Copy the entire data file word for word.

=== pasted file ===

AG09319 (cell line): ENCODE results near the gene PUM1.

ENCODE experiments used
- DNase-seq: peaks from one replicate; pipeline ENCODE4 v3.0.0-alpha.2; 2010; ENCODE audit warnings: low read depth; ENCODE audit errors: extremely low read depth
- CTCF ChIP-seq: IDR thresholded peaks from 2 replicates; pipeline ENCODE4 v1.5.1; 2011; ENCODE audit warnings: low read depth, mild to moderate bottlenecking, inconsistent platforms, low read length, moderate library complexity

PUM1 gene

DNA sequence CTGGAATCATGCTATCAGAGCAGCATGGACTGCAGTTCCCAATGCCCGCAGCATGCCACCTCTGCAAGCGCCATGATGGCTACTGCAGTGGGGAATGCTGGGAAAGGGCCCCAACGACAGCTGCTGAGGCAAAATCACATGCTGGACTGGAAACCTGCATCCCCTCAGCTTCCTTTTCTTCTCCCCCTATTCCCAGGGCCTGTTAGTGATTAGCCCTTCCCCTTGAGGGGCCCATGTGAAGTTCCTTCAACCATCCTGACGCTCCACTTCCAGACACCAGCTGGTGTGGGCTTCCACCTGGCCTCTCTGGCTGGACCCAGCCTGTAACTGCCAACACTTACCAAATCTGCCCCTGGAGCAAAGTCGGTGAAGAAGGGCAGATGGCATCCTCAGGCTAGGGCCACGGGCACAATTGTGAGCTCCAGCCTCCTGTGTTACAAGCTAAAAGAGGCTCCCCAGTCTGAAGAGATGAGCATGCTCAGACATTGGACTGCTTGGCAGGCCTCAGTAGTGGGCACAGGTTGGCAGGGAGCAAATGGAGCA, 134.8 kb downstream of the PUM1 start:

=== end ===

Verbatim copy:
AG09319 (cell line): ENCODE results near the gene PUM1.

ENCODE experiments used
- DNase-seq: peaks from one replicate; pipeline ENCODE4 v3.0.0-alpha.2; 2010; ENCODE audit warnings: low read depth; ENCODE audit errors: extremely low read depth
- CTCF ChIP-seq: IDR thresholded peaks from 2 replicates; pipeline ENCODE4 v1.5.1; 2011; ENCODE audit warnings: low read depth, mild to moderate bottlenecking, inconsistent platforms, low read length, moderate library complexity

PUM1 gene

DNA sequence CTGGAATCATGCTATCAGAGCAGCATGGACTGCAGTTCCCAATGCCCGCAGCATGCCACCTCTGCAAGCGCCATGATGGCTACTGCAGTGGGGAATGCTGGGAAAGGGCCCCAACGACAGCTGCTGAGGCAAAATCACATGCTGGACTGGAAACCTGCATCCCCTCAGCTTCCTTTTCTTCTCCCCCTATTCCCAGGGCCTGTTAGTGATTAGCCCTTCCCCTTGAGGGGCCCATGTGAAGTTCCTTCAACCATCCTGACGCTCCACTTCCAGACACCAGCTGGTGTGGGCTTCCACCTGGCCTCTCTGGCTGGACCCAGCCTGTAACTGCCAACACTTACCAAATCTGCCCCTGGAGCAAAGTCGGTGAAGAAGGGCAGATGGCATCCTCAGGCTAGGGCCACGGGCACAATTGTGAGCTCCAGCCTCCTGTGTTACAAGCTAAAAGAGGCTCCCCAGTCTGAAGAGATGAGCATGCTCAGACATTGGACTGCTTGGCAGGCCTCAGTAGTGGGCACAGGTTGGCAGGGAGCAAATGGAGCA, 134.8 kb downstream of the PUM1 start: